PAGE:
When you’re trapped in the hellish nightmare of a busy mall in December, it’s not unusual for the tinny sound of Christmas music to make you wish you would get trampled to death by a thousand frantic shoppers just to put an end to your suffering. Thankfully, hearing your favorite bands cover the same songs has the opposite effect, filling you with the joy that the holidays are meant to inspire. That’s why for this week’s Ten, we picked some of our favorite covers of traditional Christmas songs to help lift your holiday spirits; check them out below!
P.S. Holiday shopping is terrible but try not to actually get trampled to death, guys.
August Burns Red – Dance of the Sugar Plum Fairy
The Dance of the Sugar Plum Fairy is a light, whimsical orchestral piece composed by Tchaikovsky in 1892 for The Nutcracker. Itâ€™s a classic for Christmas time, even 122 years later, that immediately brings to mind the magic of the nutcracker prince on Christmas Eve. The staccato strings sound just how I imagine the gentle tip-toe of Claraâ€™s toys would beneath the tree when the clock strikes twelve. However, despite my long love for the traditional ode to our sugar plum fairy, it is August Burns Redâ€™s gritty and aggressive guitar-driven cover that strikes my fancy this holiday. The fast pace of this version is far from gentle, and instead of calling forth the delicate dance of the most dainty and graceful ballerina in the production, I imagine a frothing mosh pit of ballerinas donning black instead of pink, jumping and headbanging around a Christmas tree covered in glowing red mini-lights, black tinsel, and skull ornaments. Despite the startling contrast that August Burns Red bring to the table, I canâ€™t help but admire the pure musicianship of the song. Transforming a piece of classical music into this rock orchestra isnâ€™t easyâ€”itâ€™s not just mimicking a handful of chords. Itâ€™s more like a three-minute guitar solo. The guitars drive the melody, but move flawlessly from each crisp note to the next in perfect harmony. Combined with the forceful drums that keep pace with the ferocity of a strobe light, we now have a piece of music as new and interesting as it is traditional. For me, the holidays and the music that comes with them are always a magical time, but Iâ€™m always happy to find an unconventional cover to add to my Christmas playlist! (Hannah Pierangelo)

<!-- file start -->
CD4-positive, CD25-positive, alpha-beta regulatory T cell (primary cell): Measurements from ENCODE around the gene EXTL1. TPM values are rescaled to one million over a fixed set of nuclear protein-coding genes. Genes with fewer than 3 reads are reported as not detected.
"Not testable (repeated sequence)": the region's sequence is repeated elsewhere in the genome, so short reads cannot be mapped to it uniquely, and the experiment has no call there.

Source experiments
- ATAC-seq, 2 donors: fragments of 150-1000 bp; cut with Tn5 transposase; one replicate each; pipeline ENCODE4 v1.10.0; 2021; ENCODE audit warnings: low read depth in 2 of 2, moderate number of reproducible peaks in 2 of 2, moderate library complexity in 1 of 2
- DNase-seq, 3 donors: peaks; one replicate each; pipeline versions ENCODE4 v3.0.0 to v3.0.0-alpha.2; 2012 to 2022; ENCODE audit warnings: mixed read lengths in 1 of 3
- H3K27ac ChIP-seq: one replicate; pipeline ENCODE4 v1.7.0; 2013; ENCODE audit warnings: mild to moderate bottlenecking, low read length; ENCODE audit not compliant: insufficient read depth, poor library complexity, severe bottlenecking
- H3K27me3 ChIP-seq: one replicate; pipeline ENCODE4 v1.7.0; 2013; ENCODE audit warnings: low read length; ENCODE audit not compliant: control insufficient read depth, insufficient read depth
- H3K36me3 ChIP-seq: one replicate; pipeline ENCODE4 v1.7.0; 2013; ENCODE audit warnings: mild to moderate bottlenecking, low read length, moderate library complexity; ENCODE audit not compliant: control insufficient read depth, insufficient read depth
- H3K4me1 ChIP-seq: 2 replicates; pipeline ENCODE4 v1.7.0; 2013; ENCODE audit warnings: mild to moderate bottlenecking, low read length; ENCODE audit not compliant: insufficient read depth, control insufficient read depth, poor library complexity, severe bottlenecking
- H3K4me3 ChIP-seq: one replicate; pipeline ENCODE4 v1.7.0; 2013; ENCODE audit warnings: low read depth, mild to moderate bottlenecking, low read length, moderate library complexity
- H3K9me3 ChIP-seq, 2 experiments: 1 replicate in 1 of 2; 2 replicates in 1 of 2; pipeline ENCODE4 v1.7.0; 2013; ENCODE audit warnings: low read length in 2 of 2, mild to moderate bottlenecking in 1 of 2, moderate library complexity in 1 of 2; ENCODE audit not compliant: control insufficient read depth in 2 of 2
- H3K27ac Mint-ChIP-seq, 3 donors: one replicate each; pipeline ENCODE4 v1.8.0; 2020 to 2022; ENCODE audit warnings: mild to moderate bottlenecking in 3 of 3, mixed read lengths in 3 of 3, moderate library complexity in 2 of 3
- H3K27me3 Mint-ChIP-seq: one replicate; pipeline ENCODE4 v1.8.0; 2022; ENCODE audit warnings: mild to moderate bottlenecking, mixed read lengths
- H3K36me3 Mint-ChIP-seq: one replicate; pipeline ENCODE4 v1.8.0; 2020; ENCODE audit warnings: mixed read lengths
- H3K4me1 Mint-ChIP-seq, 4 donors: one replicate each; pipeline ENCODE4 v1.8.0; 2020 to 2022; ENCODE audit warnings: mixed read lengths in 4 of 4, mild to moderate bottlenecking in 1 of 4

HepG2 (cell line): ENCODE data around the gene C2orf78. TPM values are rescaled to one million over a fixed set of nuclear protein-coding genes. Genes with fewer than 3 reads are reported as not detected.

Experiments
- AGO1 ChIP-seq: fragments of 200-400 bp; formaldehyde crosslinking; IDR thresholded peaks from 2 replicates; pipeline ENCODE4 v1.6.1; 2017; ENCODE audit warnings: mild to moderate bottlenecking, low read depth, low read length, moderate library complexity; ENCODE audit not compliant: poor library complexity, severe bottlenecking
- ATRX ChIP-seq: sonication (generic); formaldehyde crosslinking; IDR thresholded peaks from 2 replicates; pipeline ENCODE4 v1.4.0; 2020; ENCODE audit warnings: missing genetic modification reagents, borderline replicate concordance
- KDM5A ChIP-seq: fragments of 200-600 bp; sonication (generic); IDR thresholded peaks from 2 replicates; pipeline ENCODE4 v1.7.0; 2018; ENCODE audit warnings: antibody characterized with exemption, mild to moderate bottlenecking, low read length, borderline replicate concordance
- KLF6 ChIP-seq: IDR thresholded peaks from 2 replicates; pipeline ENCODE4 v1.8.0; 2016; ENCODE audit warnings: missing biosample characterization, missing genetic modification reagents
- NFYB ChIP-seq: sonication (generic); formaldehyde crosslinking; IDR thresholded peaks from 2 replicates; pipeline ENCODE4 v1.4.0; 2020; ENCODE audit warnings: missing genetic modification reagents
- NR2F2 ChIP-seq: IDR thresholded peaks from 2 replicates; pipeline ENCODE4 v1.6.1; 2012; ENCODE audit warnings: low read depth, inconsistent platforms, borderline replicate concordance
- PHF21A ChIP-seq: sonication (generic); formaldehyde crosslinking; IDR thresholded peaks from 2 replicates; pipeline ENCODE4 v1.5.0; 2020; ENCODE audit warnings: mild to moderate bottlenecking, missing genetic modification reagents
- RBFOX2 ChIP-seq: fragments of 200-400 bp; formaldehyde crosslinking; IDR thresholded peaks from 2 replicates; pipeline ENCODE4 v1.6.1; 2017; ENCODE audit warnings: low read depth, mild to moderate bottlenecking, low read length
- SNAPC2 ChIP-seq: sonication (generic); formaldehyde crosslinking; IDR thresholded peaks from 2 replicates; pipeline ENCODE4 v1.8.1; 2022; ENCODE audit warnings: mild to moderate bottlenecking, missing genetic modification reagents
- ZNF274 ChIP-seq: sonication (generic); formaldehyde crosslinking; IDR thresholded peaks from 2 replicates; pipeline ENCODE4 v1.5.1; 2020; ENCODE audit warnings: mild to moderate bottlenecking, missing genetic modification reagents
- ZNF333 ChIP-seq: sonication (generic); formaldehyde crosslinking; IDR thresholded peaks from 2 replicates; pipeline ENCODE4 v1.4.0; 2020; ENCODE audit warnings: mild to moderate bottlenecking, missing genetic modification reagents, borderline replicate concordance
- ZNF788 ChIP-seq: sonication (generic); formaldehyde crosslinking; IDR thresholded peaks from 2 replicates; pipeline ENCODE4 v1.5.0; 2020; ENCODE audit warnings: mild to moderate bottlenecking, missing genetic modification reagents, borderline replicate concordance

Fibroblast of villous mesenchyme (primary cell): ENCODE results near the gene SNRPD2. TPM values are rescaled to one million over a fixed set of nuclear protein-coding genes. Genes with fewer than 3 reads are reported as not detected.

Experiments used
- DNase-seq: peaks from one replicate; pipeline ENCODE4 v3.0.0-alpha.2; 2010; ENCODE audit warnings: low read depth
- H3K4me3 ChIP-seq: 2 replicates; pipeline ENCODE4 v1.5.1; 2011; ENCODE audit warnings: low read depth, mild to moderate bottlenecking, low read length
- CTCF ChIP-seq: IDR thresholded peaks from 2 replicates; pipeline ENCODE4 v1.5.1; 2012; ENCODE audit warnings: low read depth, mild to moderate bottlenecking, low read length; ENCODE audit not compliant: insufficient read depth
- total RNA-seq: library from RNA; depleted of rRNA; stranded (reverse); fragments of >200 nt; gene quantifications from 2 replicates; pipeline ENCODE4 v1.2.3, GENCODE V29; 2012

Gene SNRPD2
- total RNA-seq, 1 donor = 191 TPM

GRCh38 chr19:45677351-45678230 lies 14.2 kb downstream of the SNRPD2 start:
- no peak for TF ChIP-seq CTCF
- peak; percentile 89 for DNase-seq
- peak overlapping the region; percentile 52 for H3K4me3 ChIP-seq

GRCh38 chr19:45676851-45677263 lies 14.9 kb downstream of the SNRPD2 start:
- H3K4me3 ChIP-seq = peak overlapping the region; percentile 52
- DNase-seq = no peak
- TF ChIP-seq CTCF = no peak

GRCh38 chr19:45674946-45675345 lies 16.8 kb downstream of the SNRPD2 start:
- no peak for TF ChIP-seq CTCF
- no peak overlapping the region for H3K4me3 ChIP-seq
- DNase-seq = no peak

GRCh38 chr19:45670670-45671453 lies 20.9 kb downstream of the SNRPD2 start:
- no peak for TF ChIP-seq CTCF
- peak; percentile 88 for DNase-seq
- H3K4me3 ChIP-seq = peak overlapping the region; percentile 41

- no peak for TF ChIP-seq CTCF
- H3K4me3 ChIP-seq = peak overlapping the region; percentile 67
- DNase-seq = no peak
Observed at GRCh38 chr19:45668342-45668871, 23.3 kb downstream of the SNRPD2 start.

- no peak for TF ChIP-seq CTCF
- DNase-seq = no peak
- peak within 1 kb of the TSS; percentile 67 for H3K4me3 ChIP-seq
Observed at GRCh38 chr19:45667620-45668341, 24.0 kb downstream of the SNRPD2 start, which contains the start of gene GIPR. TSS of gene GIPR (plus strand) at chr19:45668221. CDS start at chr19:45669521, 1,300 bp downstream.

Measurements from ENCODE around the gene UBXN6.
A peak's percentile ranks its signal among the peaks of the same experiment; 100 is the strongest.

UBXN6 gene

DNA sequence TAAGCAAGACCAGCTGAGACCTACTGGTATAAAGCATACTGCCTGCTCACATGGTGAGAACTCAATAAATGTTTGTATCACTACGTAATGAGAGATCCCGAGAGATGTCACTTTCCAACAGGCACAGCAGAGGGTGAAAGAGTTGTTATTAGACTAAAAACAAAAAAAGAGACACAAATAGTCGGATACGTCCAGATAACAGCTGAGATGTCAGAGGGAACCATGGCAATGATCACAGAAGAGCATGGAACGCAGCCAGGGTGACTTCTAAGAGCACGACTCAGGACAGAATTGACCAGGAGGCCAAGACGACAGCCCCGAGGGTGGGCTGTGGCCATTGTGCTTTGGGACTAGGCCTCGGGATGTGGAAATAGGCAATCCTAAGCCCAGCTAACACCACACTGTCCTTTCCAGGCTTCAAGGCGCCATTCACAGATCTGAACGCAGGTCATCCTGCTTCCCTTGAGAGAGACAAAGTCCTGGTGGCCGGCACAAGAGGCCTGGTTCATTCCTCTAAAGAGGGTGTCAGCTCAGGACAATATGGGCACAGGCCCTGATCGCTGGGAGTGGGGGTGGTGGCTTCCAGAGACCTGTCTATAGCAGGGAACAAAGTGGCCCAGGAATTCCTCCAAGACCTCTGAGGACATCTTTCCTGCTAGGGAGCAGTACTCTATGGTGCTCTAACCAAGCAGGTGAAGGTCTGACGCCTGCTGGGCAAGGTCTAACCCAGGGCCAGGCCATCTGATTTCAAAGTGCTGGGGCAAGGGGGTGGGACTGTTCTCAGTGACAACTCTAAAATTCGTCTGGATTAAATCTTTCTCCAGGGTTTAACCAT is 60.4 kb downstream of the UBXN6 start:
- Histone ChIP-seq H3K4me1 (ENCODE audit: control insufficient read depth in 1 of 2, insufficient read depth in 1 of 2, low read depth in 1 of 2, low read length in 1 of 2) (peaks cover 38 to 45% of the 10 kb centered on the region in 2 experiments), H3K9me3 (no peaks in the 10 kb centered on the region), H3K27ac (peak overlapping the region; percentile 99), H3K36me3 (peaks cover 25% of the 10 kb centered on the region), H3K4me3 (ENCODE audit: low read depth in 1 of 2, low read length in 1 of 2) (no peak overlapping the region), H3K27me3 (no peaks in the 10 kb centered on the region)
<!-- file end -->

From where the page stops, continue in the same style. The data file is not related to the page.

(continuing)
Bright Eyes – Blue Christmas
Is anyone at all surprised that Conor Oberst manages to be angsty even during “the most wonderful time of the year”? Amidst all the usual holly jolly carolling, the ode to holiday loneliness of “Blue Christmas” is a welcome respite for anyone who doesn’t find themselves filled with Christmas cheer once December rolls around. Given that 2002-era Oberst exhibited a strong “bah humbug” attitude towards life in general twelve months of the year, it’s no surprise that he found himself drawn to this song; while the rest of the covers on his Christmas album are your usual holiday standards, this antithesis to the Christmas carol is the only one that seems to actually fit the emotional state of the rest of his discography. His cover isn’t radically different from the version popularized by Elvis in the 50’s, but all he really needs is his trademark acoustic guitar and unmistakeable voice to make any song his ownâ€”the piano and clean electric guitar are just icing on the musical cake. While Oberst thankfully seems much less miserable these days than his early 2000’s self, his back catalogue has a song for every flavor of sadnessâ€”and it just wouldn’t be complete without some Christmas sadness too. (Eleanor Grace)